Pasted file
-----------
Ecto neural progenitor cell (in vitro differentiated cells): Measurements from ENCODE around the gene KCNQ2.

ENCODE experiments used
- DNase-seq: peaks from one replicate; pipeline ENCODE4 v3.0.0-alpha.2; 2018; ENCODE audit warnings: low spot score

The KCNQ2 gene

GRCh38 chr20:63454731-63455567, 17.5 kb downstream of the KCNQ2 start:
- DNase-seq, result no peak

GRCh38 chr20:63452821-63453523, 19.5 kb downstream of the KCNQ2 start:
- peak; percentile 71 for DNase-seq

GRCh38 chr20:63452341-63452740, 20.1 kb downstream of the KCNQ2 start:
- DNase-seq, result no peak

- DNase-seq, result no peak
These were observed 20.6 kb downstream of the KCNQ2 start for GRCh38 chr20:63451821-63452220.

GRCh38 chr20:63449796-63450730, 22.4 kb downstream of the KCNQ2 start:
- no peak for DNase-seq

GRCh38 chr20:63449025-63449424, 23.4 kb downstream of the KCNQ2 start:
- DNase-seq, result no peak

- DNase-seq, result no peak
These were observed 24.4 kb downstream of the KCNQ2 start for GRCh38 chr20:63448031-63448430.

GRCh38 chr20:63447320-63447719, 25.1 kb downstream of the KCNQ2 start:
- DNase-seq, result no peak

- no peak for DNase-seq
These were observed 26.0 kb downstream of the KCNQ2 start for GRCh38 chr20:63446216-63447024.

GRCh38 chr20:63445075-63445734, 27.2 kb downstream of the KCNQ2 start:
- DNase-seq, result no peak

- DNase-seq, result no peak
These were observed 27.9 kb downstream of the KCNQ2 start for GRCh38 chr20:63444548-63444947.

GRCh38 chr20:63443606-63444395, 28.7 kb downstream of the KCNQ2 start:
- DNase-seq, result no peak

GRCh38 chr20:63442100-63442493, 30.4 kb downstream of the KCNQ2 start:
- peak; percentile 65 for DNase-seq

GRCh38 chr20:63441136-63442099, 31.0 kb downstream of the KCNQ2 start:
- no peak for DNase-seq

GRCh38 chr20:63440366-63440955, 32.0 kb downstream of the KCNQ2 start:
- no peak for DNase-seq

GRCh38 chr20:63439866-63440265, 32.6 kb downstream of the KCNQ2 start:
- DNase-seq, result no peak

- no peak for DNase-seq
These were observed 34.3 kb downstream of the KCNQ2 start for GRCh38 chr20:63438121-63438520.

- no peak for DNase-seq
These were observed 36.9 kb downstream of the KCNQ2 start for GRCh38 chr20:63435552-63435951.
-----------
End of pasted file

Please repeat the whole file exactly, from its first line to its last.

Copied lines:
Ecto neural progenitor cell (in vitro differentiated cells): Measurements from ENCODE around the gene KCNQ2.

ENCODE experiments used
- DNase-seq: peaks from one replicate; pipeline ENCODE4 v3.0.0-alpha.2; 2018; ENCODE audit warnings: low spot score

The KCNQ2 gene

GRCh38 chr20:63454731-63455567, 17.5 kb downstream of the KCNQ2 start:
- DNase-seq, result no peak

GRCh38 chr20:63452821-63453523, 19.5 kb downstream of the KCNQ2 start:
- peak; percentile 71 for DNase-seq

GRCh38 chr20:63452341-63452740, 20.1 kb downstream of the KCNQ2 start:
- DNase-seq, result no peak

- DNase-seq, result no peak
These were observed 20.6 kb downstream of the KCNQ2 start for GRCh38 chr20:63451821-63452220.

GRCh38 chr20:63449796-63450730, 22.4 kb downstream of the KCNQ2 start:
- no peak for DNase-seq

GRCh38 chr20:63449025-63449424, 23.4 kb downstream of the KCNQ2 start:
- DNase-seq, result no peak

- DNase-seq, result no peak
These were observed 24.4 kb downstream of the KCNQ2 start for GRCh38 chr20:63448031-63448430.

GRCh38 chr20:63447320-63447719, 25.1 kb downstream of the KCNQ2 start:
- DNase-seq, result no peak

- no peak for DNase-seq
These were observed 26.0 kb downstream of the KCNQ2 start for GRCh38 chr20:63446216-63447024.

GRCh38 chr20:63445075-63445734, 27.2 kb downstream of the KCNQ2 start:
- DNase-seq, result no peak

- DNase-seq, result no peak
These were observed 27.9 kb downstream of the KCNQ2 start for GRCh38 chr20:63444548-63444947.

GRCh38 chr20:63443606-63444395, 28.7 kb downstream of the KCNQ2 start:
- DNase-seq, result no peak

GRCh38 chr20:63442100-63442493, 30.4 kb downstream of the KCNQ2 start:
- peak; percentile 65 for DNase-seq

GRCh38 chr20:63441136-63442099, 31.0 kb downstream of the KCNQ2 start:
- no peak for DNase-seq

GRCh38 chr20:63440366-63440955, 32.0 kb downstream of the KCNQ2 start:
- no peak for DNase-seq

GRCh38 chr20:63439866-63440265, 32.6 kb downstream of the KCNQ2 start:
- DNase-seq, result no peak

- no peak for DNase-seq
These were observed 34.3 kb downstream of the KCNQ2 start for GRCh38 chr20:63438121-63438520.

- no peak for DNase-seq
These were observed 36.9 kb downstream of the KCNQ2 start for GRCh38 chr20:63435552-63435951.